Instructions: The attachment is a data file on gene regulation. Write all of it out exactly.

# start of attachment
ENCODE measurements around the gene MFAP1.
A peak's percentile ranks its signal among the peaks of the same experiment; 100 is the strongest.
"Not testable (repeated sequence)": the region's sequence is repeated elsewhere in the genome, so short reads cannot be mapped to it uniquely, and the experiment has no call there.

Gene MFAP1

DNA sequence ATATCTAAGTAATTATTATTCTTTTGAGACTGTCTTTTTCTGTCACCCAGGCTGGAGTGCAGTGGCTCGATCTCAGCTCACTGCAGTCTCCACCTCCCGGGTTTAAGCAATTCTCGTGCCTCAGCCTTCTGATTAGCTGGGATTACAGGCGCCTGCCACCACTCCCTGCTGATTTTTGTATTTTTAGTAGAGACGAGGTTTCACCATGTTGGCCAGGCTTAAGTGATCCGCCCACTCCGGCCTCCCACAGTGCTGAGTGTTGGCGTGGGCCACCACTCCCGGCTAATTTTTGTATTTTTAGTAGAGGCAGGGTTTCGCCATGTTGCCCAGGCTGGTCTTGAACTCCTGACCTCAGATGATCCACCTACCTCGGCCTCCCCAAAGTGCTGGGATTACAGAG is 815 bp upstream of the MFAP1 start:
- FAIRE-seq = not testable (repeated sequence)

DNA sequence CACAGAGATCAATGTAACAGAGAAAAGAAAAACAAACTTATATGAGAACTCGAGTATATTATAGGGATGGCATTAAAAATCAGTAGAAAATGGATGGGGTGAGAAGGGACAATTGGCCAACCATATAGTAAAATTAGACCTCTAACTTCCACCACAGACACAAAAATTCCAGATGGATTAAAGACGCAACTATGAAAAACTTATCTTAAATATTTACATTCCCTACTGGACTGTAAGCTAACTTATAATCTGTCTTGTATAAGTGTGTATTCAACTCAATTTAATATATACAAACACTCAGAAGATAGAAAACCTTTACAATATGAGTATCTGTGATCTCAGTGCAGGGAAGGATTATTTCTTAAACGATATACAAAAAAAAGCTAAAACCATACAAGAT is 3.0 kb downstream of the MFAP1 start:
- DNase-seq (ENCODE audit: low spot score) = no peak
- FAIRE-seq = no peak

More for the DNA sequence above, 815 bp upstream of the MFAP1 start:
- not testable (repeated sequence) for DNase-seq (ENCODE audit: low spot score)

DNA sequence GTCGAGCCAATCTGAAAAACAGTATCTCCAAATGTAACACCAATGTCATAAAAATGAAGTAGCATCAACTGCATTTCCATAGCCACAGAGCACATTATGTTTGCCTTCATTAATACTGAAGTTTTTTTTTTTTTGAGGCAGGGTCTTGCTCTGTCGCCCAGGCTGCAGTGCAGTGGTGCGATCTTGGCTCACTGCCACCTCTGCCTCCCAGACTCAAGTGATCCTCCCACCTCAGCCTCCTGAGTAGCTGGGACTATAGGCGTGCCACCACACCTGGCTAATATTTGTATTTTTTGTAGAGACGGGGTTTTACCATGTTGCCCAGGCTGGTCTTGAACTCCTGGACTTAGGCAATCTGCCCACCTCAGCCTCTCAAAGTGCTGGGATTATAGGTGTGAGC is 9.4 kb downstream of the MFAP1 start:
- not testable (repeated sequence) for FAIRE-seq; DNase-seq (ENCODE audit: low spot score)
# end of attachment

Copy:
ENCODE measurements around the gene MFAP1.
A peak's percentile ranks its signal among the peaks of the same experiment; 100 is the strongest.
"Not testable (repeated sequence)": the region's sequence is repeated elsewhere in the genome, so short reads cannot be mapped to it uniquely, and the experiment has no call there.

Gene MFAP1

DNA sequence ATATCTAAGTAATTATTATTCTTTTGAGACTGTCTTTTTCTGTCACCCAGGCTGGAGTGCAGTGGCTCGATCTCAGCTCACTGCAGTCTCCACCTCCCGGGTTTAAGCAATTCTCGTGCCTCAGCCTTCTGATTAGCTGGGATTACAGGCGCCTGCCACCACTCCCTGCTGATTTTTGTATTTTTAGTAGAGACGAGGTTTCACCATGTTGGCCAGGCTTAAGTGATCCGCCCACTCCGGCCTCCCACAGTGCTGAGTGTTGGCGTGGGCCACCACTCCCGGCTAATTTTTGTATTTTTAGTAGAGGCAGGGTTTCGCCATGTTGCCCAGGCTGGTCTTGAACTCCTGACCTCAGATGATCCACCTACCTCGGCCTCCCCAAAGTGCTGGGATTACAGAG is 815 bp upstream of the MFAP1 start:
- FAIRE-seq = not testable (repeated sequence)

DNA sequence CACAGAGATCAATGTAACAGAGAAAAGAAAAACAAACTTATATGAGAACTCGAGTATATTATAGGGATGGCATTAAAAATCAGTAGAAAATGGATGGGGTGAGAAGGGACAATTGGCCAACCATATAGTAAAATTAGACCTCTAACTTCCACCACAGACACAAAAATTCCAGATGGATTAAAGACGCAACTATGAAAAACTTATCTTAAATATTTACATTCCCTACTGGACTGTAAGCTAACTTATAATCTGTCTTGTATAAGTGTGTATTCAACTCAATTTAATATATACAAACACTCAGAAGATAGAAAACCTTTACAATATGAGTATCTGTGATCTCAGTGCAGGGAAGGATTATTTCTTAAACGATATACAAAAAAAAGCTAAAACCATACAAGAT is 3.0 kb downstream of the MFAP1 start:
- DNase-seq (ENCODE audit: low spot score) = no peak
- FAIRE-seq = no peak

More for the DNA sequence above, 815 bp upstream of the MFAP1 start:
- not testable (repeated sequence) for DNase-seq (ENCODE audit: low spot score)

DNA sequence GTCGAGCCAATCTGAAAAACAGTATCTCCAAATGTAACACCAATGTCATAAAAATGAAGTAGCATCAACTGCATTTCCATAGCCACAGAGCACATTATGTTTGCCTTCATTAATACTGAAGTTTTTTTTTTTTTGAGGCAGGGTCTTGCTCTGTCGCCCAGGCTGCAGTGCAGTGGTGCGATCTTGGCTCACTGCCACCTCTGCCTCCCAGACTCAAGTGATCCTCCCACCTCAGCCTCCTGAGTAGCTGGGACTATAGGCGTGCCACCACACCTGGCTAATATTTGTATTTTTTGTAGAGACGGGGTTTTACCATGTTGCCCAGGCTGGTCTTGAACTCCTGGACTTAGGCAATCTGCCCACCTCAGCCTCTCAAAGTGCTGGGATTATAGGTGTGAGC is 9.4 kb downstream of the MFAP1 start:
- not testable (repeated sequence) for FAIRE-seq; DNase-seq (ENCODE audit: low spot score)